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Summary: Researchers have identified the cellular and molecular mechanisms that regulate selective autophagy.

sorkE: University of Warwick

The study of autophagy – the process of recycling and repair within cells – has tremendous potential to help fight the aging process, bacterial and viral infections, and diseases including cancer, Alzheimer’s disease and Parkinson’s disease.

A team of researchers led by Professor Ioannis Nezes from the School of Life Sciences at the University of Warwick has identified the molecular and cellular mechanisms that regulate selective autophagy in Drosophila. Drosophila black belly.

While the function of these processes is increasingly being understood in mammals, it is one of the first studies done in insects.

The study opens new avenues in our understanding of the Golgi complex turnover regulation by selective autophagy. The Golgi complex is a stack of flattened sacs made up of membranes inside the cell. It prepares proteins and fat molecules for transport and use elsewhere inside and outside the cell.

Professor Nezes and his team used genetic editing, and electron microscopy, to identify a new type of selective autophagy, called Golgiphagy, which means how cells degrade a cell organelle called the Golgi complex by autophagy.

in paper, GMAP is an Atg8a-inteacting protein that regulates Golgi turnover in Drosophila. Published today in the magazine cell reportsPhD students Ashraf Rahman, Raksha Guhel and their colleagues describe how gene editing has been used to create fruit flies unable to process certain proteins via autophagy.

The study opens new avenues in our understanding of the Golgi complex turnover regulation by selective autophagy. The image is in the public domain

A comparison of transgenic flies with their wild-type counterparts showed:-

  • This LDS docking site Atg8a is important in carrying out selective autophagy
  • This selective autophagy regulates the size and morphology of the Golgi apparatus
  • GMAP (Golgi microtubule-associated protein) interacts with Atg8a and the LIR element at position 320-325 is important for this interaction
  • The LIR model of GMAP is the key word of Golgiphagy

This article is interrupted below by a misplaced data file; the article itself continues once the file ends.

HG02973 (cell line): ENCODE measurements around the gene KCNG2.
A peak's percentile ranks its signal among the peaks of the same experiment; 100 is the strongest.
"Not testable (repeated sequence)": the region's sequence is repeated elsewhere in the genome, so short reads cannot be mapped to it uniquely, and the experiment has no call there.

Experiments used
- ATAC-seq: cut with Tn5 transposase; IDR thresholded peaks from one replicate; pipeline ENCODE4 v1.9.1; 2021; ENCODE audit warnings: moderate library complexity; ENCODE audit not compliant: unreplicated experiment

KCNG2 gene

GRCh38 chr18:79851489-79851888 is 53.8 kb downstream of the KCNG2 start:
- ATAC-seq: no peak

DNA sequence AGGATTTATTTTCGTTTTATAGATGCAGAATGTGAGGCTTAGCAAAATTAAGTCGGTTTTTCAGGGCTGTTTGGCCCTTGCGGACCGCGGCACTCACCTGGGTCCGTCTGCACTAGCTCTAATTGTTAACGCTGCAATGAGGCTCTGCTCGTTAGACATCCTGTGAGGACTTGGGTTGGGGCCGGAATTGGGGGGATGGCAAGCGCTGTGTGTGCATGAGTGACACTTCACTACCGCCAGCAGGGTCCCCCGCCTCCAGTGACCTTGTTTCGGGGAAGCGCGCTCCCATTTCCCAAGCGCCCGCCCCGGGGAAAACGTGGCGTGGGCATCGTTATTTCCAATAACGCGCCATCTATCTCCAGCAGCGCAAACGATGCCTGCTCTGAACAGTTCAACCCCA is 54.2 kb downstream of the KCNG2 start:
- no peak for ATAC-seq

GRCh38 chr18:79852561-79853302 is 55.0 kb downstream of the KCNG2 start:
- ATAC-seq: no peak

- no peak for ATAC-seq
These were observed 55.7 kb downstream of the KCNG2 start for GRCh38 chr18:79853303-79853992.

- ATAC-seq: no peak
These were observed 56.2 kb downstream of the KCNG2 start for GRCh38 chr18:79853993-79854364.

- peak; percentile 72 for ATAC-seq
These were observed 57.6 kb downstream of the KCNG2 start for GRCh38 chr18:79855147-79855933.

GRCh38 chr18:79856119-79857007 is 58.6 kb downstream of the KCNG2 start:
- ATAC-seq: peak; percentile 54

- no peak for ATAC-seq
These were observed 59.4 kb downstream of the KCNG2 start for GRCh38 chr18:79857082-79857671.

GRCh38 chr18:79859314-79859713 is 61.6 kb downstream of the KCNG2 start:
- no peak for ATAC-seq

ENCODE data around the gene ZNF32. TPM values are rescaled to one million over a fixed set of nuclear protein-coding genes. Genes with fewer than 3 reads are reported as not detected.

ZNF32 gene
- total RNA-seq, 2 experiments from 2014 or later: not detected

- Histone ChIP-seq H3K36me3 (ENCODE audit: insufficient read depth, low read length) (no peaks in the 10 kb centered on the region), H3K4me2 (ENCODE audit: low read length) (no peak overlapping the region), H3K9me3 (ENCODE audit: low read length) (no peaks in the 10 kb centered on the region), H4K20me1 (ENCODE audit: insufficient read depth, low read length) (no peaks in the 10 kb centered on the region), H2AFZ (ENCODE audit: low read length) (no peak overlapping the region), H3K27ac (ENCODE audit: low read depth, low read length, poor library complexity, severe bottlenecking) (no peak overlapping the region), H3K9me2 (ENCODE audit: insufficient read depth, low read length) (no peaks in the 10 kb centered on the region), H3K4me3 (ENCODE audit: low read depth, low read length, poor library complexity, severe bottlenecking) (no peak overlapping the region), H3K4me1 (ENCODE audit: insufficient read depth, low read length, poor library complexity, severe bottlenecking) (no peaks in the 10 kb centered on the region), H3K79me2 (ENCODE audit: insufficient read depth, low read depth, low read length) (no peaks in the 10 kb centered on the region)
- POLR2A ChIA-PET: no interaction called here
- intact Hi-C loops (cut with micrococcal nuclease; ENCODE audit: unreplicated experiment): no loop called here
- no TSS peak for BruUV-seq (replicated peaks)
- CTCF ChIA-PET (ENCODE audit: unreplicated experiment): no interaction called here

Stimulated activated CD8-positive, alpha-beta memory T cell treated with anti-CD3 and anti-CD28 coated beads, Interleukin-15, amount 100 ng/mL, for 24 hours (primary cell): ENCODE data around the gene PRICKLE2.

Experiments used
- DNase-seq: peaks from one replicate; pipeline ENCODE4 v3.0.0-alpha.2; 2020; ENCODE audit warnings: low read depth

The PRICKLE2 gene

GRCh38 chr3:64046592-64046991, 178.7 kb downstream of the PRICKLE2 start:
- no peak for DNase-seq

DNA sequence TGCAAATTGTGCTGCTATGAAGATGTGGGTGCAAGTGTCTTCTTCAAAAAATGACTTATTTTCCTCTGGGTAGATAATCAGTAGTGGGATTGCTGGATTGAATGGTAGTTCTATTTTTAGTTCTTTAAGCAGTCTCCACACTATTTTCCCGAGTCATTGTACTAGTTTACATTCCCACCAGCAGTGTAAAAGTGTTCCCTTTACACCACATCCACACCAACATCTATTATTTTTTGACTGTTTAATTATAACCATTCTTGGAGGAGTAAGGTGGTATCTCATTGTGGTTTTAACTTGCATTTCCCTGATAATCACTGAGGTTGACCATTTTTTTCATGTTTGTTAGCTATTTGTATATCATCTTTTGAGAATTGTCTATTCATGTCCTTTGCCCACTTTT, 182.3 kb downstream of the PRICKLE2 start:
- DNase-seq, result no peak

Lead author of the research Professor Ioannis Nezes from the School of Life Sciences at the University of Warwick said:

“Understanding the molecular mechanisms of selective Golgi autophagy in cells will help open up new avenues of research that will help elucidate the cellular mechanisms underlying diseases.”

About this autophagy research news

author: Sheila Kiggins
source: University of Warwick
Contact: Sheila Keggins – University of Warwick
picture: The image is in the public domain

original search: open access.
“GMAP is an Atg8a interacting protein that regulates Golgi turnover in Drosophila” by Ioannis Nezis et al. cell reports

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Summary

GMAP is an Atg8a interacting protein that regulates Golgi turnover in Drosophila

Highlights

  • Atg8a-LDS mutants aggregate autophagy substrates and reduce lifespan
  • Quantitative proteomics determines GMAP accumulation in Atg8a-LDS mutants
  • GMAP interacts with Atg8a via the LIR نموذج motif
  • Atg8a-LDS and GMAP LIR mutants show an elongated Golgi morphology

Summary

Selective autophagy receptors and adapters contain short linear motifs called LIR (LC3 interacting region) motifs, which are required for interaction with Atg8 family proteins. The LIR motifs bind to the hydrophobic pockets of the LIR docking site (LDS) of the respective Atg8 family proteins. The physiological significance of LDS docking sites has not been elucidated in vivo.

Here, we show that Atg8a-LDS is a mutant fruit fly Flies accumulate on autophagic substrates and reduce life span.

Using quantitative proteomics to identify proteins that accumulate in Atg8a-LDS mutants, we determine Commonwealth of Independent StatesGolgi protein GMAP (Golgi microtubule-associated protein) as a protein containing the LIR motif that interacts with Atg8a. GMAP LIR mutant flies show an accumulation of Golgi markers and an elongated Golgi morphology.

Our data indicate that GMAP mediates Golgi turnover by selective autophagy to regulate its morphology and size via its LIR-mediated interaction with Atg8a.

2022-06-05 20:26:30

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